I think many folks could enjoy this book, snatch it up and I dare you not to laugh your guts out reading it!

Want this book for yourself? The publisher has offered a copy to my luckiest commenter. Comment on this post for a chance to win. You have until the end of the 30th to enter. I do apologize, the publisher is sending these directly and will only ship to US addresses and no PO boxes.

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and remember to:

Thursday, November 27, 2008

twitter happy

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Me too, MEEEE TOOO!! I JUST joined. So, I am on twitter, are you? Come find me if you are here I am.

If you are a twitter beginner or pro...tell me what is your favourite thing about it! I know that through it we can stalk people (haha!), but are there other things that I am missing out on?

Wednesday, November 26, 2008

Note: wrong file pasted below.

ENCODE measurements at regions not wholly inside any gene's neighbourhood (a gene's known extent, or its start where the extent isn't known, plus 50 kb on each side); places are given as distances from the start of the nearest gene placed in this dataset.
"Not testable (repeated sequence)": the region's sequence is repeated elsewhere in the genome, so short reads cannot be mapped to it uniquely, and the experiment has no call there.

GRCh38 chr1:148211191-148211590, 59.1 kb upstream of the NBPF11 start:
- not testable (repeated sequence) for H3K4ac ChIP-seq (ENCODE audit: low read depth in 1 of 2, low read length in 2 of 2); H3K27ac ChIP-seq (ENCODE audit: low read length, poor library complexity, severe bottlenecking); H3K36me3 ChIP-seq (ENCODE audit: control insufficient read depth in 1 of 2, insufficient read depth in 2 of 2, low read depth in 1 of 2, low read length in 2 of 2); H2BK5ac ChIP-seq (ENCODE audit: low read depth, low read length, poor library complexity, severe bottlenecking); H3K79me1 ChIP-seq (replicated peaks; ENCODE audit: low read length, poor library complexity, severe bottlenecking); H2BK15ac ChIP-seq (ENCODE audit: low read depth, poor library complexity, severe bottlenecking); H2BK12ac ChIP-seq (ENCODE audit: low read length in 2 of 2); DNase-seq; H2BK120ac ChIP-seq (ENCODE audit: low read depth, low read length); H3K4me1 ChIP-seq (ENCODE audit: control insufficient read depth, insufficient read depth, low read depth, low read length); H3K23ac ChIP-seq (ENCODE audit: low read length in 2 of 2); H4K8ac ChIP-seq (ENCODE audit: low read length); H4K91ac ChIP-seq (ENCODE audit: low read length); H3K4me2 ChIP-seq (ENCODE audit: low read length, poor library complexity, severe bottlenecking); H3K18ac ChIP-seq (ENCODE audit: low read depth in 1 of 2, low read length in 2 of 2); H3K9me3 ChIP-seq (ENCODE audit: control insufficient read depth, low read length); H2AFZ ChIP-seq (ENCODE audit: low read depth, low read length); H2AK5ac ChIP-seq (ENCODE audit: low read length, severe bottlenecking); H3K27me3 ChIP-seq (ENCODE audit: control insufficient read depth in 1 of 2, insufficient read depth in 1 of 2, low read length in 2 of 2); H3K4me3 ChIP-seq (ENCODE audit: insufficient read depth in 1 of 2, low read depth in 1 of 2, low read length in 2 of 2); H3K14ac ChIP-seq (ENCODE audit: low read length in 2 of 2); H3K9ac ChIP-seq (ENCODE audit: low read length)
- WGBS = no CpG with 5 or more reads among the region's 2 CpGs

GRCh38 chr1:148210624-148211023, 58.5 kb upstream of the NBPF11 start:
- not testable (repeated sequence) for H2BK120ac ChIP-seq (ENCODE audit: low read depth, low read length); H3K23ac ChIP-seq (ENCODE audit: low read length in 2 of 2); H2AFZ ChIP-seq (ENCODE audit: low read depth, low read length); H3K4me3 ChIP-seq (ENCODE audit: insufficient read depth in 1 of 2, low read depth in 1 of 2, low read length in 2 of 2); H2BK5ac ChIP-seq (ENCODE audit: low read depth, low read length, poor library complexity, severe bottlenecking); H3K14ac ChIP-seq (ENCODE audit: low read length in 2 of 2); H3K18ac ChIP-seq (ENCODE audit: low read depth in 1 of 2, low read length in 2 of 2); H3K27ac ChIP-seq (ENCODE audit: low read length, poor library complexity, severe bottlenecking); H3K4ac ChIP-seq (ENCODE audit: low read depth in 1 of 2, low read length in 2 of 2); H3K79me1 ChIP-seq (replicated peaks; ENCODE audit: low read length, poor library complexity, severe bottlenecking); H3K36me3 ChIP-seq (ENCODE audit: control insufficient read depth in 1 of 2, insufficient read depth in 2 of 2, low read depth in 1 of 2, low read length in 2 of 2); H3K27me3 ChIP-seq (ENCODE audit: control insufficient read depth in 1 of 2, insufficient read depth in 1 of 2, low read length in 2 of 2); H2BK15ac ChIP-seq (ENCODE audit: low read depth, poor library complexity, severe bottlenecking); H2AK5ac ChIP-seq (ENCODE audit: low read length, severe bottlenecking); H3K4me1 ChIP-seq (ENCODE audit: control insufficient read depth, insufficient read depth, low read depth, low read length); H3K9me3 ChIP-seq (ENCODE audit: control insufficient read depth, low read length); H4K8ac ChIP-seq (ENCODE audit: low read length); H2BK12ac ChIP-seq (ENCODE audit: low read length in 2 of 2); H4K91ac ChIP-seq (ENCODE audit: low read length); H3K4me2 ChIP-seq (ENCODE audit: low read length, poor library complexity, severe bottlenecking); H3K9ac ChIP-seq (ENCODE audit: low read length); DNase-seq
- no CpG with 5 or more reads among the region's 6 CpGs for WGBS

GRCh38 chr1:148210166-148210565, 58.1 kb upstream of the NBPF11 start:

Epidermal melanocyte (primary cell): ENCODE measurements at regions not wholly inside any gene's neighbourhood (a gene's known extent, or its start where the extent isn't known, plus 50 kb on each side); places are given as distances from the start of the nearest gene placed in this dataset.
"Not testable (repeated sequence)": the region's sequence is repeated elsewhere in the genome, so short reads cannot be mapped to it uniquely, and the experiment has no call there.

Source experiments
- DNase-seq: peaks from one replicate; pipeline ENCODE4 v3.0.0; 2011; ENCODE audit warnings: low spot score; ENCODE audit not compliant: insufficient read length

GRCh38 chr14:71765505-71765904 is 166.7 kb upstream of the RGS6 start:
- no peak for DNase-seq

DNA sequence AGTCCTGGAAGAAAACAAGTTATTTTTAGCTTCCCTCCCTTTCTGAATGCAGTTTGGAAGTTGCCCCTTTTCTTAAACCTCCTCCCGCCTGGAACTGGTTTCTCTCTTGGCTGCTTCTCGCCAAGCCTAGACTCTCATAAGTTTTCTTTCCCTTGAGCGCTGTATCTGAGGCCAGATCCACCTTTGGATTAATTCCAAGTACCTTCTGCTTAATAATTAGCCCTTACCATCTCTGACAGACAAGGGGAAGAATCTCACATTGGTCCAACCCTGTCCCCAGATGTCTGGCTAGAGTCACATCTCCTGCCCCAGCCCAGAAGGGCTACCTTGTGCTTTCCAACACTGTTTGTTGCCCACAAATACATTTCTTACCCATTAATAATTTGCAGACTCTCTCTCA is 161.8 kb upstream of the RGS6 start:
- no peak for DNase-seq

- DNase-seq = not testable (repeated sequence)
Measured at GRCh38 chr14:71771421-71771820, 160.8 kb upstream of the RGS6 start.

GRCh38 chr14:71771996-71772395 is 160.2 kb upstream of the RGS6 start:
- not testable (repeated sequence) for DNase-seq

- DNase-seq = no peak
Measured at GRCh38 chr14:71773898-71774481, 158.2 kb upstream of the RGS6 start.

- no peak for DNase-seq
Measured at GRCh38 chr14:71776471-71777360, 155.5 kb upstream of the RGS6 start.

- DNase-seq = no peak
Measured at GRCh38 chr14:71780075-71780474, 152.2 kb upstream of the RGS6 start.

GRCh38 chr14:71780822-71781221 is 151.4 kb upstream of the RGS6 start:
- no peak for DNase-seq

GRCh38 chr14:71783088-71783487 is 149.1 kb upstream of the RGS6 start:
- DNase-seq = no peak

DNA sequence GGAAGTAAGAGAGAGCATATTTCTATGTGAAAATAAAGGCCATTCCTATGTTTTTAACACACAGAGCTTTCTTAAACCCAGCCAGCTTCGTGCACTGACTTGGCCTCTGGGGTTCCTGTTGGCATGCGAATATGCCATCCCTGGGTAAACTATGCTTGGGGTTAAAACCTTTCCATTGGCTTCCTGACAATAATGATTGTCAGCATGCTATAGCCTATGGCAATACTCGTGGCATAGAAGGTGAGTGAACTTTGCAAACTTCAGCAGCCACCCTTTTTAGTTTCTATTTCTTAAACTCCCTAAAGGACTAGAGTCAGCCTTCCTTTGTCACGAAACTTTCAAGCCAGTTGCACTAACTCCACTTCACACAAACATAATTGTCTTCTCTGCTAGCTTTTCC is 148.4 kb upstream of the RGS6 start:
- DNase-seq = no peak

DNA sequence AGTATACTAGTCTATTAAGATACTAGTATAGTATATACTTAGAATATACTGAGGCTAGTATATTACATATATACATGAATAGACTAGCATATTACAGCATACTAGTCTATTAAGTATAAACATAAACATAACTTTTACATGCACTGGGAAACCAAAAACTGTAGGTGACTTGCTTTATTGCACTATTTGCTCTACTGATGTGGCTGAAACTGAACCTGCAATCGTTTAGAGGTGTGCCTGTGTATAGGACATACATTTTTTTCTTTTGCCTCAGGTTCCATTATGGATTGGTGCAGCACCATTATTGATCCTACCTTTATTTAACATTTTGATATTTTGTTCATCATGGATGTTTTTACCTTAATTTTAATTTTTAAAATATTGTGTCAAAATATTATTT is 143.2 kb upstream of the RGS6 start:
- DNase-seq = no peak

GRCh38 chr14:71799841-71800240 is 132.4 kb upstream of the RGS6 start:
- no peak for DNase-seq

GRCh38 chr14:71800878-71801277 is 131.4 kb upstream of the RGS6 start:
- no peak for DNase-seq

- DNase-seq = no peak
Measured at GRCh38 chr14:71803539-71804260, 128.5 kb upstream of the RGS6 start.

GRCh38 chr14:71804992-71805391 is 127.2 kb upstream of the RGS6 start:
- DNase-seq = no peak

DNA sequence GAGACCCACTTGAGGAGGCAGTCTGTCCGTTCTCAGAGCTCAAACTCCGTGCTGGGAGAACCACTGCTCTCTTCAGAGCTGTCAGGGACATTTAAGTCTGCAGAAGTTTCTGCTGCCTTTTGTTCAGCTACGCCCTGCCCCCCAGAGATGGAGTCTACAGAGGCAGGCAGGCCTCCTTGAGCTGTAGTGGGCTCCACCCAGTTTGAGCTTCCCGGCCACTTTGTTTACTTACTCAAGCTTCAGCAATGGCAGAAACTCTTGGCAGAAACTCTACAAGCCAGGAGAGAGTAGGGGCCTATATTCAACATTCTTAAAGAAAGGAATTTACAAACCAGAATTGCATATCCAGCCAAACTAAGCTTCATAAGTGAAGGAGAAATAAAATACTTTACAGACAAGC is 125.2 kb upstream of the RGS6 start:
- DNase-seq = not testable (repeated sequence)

Monique and the Mango Rains

title: Monique and the Mango Rains
Author: Kris Holloway
Pages: 240
yearly count b: 84

Kris Holloway, a volunteer for the peace corps develops an intimate friendship with her assigned host for her two-year stay in Mali. Her host is Monique, the midwife that successfully is birthing thousands of babies into the world. Monique is an amazing woman of strength, zest and endurance in a patriarchal society where she isn't even allowed to pick up her own pay check. Kris Holloway writes Monique and the Mango Rains in such a way that for it not to pull on your heart you'd have to be inhuman. She follows Monique and becomes her assistant for her time in Mali. Mali's numbers didn't look good, 1 in 12 woman died in childbirth then in the nation of Mali. Holloway learned the gift a midwife could bring into each woman's home, the gift of a child and the gift of health for the family.

Monique didn't just birth babies, she did all the prenatal check ups, she weighed the moms and babies and children to chart their health and let the moms know if they should take notice of sudden and severe weight loss, or other health issues. Monique teaches the mothers to make nutritious baby foods that will change the lives of the kids, and she teaches them about other health issues such as how to purify water and not get sick.